Treatment of experimental focal cerebral ischemia with mannitol

Assessment by intracellular brain pH, cortical blood flow, and electroencephalography

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✓ Intracellular brain pH, cortical blood flow (CBF), and electrocorticograms were recorded in regions of severe and moderate ischemia in 10 control rabbits and 10 rabbits given mannitol, 1 gm/kg, after occlusion of a major branch of the middle cerebral artery. Pooling the data from all 20 animals, preocclusion CBF was 46.4 ±3.6 ml/100 gm/min and intracellular brain pH was 7.01 ± 0.04 (means ± standard error of the means). Although mannitol administration mildly improved CBF in regions of severe ischemia, this increase was not sufficient to prevent metabolic deterioration as assessed by brain pH. However, in regions of moderate ischemia, CBF improved significantly with mannitol and the gradual decline in brain pH observed in control animals was prevented. For example, in the treated moderate ischemia sites 4-hour postocclusion CBF and pH values were 31.8 ml/100 gm/min and 6.89 ± 0.09, respectively, as compared to control values of 14.3 ml/ 100 gm/min and 6.75 ± 0.06. These results suggest that mannitol may be of benefit in stabilizing regions of moderate, but not severe, ischemia after vessel occlusion.

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Address reprint requests to: Fredric B. Meyer, M.D., Department of Neurosurgery, Mayo Clinic, Rochester, Minnesota 55905.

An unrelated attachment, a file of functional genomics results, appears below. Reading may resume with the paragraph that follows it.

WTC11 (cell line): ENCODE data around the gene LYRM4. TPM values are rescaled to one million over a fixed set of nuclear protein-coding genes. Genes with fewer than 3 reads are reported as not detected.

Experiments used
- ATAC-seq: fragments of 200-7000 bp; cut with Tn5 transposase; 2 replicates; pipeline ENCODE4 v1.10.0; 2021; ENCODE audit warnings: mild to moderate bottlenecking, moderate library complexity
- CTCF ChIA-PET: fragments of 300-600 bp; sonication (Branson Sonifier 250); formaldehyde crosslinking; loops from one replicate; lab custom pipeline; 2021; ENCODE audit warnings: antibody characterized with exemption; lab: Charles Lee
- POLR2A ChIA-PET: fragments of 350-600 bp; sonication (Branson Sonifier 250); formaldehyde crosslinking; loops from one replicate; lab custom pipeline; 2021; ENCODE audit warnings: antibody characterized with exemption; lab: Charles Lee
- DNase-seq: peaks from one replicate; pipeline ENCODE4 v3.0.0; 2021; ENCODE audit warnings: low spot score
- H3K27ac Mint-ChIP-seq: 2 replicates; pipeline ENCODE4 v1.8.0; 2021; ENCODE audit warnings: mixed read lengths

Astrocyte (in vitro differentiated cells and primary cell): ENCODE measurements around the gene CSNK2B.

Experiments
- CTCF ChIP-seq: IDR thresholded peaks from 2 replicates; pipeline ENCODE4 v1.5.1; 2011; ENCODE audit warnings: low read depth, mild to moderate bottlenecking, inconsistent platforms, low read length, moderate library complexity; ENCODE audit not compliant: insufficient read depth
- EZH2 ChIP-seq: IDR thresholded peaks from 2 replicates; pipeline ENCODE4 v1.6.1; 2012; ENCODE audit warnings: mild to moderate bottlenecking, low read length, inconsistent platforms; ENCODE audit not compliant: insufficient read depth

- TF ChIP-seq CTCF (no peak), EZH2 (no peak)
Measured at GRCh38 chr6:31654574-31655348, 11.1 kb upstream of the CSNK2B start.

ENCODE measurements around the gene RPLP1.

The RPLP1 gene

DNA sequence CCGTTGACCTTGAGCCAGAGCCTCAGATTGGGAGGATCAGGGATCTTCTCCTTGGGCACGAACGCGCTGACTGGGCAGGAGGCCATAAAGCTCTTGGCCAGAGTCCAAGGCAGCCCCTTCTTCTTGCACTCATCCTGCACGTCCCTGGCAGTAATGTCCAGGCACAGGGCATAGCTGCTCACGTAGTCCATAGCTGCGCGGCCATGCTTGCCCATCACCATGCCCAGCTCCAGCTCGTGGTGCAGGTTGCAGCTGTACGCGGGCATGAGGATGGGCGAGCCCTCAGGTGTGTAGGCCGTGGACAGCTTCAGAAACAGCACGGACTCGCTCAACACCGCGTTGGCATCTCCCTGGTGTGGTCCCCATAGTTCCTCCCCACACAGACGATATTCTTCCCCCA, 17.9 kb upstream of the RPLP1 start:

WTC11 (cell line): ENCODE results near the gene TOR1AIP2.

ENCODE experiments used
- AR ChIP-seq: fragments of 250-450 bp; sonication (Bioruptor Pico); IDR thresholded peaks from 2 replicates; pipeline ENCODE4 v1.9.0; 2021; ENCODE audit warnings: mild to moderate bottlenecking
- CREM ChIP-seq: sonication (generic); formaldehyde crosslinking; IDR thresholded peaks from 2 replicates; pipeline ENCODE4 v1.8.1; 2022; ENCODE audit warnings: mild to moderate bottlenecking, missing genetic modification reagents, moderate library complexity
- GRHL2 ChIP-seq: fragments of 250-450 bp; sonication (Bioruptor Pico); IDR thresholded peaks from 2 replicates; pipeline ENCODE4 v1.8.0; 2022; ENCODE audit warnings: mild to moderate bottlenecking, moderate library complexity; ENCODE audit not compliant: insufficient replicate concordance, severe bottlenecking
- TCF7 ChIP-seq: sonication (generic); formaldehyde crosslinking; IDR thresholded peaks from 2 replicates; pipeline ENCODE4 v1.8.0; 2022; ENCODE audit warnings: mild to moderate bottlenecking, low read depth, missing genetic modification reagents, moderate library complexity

© AANS, except where prohibited by US copyright law.

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    Graph of intracellular brain pH and cortical blood flow (CBF) in severely ischemic sites in 10 control animals (solid lines) and severely ischemic sites in 10 animals treated with an intravenous (IV) bolus of mannitol (dashed lines). Pooling data from all 20 animals, CBF obtained before middle cerebral artery (MCA) occlusion was 46.4 ± 3.6 ml/100 gm/min and intracellular brain pH was 7.01 ± 0.04. Immediately postocclusion, CBF was 12.0 ± 2.5 ml/100 gm/min in the control group and 13.2 ± 1.6 ml/100 gm/min in the treated group, and brain pH was 6.65 ± 0.05 in the control group and 6.58 ± 0.05 in the treated group. The control group demonstrated a progressive decline in CBF and brain pH over the ensuing 4 hours. Although mannitol treatment stabilized CBF, this improvement was not sufficient to significantly alter intracellular brain pH. Three animals without MCA occlusion (dotted lines) served as time controls,

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    Graph of intracellular brain pH and cortical blood flow (CBF) in moderately ischemic sites in 10 control animals (solid lines) and moderately ischemic sites in 10 animals treated with an intravenous (IV) bolus of mannitol (dashed lines). After occlusion of the middle cerebral artery (MCA), CBF was 21.0 ± 2.0 ml/100 gm/min in the control group and 23.8 ± 1.0 ml/100 gm/min in the treated group while brain pH was 6.95 ± 0.05 and 6.85 ± 0.04, respectively. With infusion of mannitol, there was a progressive improvement in CBF: flow at the 4th hour postocclusion was 31.8 ± 5.2 ml/100 gm/min as compared to 14.3 ± 3.5 ml/100 gm/min in the control group (p < 0.001). This resulted in gradual improvement in intracellular brain pH as opposed to the gradual decline observed in controls: at the 4th hour postocclusion, brain pH was 6.89 ± 0.09 in the treated group as compared to 6.75 ± 0.06 in the control group (p < 0.01). Three animals without MCA occlusion (dotted lines) served as time controls.

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